DPL still waiting for submission of missing docs
The Department of Public Lands has already received the official proposal packet from Hyatt Regency Saipan regarding their expiring public land lease, DPL disclosed yesterday.
In response to Saipan Tribune’s request for an update on the lease negotiations with Hyatt, Deveney Dela Cruz, special assistant to DPL Secretary Marianne Teregeyo-Concepcion, said that in order for DPL to start the negotiation process for a new lease agreement, they must first receive an official proposal from the current lessee. Dela Cruz said DPL only received an official proposal packet from Hyatt’s current lessee, Saipan Portopia Hotel Corp., last Oct 20, but the package was incomplete.
She said DPL met with Saipan Portopia and their lawyer, Stephen J. Nutting, last Nov. 5 to inform them of the missing documents.
“DPL is still awaiting the rest of their submission,” Dela Cruz said.
Last month, Gov. Ralph DLG Torres disclosed that the government is waiting for Hyatt’s official proposal.
Torres said that, for the purpose of the renewal process on any land lease agreement, especially in renewing 40-year leases, it would need to have an appraisal of the property. Then there is an official proposal on what the investor needs to do and how much investment it plans to put in.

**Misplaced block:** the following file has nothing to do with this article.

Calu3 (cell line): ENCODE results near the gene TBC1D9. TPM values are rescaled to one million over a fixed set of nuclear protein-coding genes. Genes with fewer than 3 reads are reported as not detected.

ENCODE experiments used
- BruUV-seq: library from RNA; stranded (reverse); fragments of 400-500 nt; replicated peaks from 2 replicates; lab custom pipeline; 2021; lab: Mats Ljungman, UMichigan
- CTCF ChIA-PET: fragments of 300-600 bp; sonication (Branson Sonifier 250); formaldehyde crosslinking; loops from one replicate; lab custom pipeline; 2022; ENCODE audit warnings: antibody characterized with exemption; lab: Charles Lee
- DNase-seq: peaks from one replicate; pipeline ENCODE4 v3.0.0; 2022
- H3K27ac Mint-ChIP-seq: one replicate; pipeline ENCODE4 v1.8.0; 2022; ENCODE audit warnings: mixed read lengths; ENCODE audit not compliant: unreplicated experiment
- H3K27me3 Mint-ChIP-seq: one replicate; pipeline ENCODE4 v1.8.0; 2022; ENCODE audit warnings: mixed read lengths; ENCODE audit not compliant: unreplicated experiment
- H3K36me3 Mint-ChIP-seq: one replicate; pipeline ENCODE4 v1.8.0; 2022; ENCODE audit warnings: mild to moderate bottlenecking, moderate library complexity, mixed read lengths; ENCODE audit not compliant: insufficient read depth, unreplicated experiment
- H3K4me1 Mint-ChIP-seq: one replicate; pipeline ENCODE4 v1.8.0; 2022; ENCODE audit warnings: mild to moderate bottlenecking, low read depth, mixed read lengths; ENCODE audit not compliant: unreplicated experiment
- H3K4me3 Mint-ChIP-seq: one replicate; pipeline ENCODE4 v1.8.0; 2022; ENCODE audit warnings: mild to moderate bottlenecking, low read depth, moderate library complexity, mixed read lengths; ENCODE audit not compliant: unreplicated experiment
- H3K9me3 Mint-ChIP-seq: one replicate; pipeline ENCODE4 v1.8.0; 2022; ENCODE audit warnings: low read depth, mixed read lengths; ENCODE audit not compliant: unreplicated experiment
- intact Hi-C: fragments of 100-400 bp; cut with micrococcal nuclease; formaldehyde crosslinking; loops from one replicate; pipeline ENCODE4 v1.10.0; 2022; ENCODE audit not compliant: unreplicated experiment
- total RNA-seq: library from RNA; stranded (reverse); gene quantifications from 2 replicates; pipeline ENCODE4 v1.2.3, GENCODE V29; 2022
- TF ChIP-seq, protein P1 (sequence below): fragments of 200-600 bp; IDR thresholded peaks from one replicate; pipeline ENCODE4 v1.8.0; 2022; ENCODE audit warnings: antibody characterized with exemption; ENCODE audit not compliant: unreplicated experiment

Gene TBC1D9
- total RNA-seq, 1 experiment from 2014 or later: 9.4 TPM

To his understanding and based on the last information he received, the appraisal has been done, but not the official proposal on what Hyatt would be investing and how that investment would go through.
“I’ve said in the beginning since Day 1 that I would like to see Hyatt get the extension,” Torres said.
Hyatt’s 40-year public land lease will expire in December 2021. The land lease of Fiesta Resort & Spa Saipan, which is located adjacent to Hyatt, is supposed to expire in June 2021, but it just got a new 40-year lease.
The recent enactment of Public Law 20-84 increases the terms of public land leases up to 40 years, plus an extension of 15 years, for a total of 55 years. It also authorizes certain public land leases to be amended and extend existing lease terms up to 55 years.
The law gives DPL the authority to negotiate new public land leases to certain existing lessees under new terms and considerations even without publishing a request for proposal.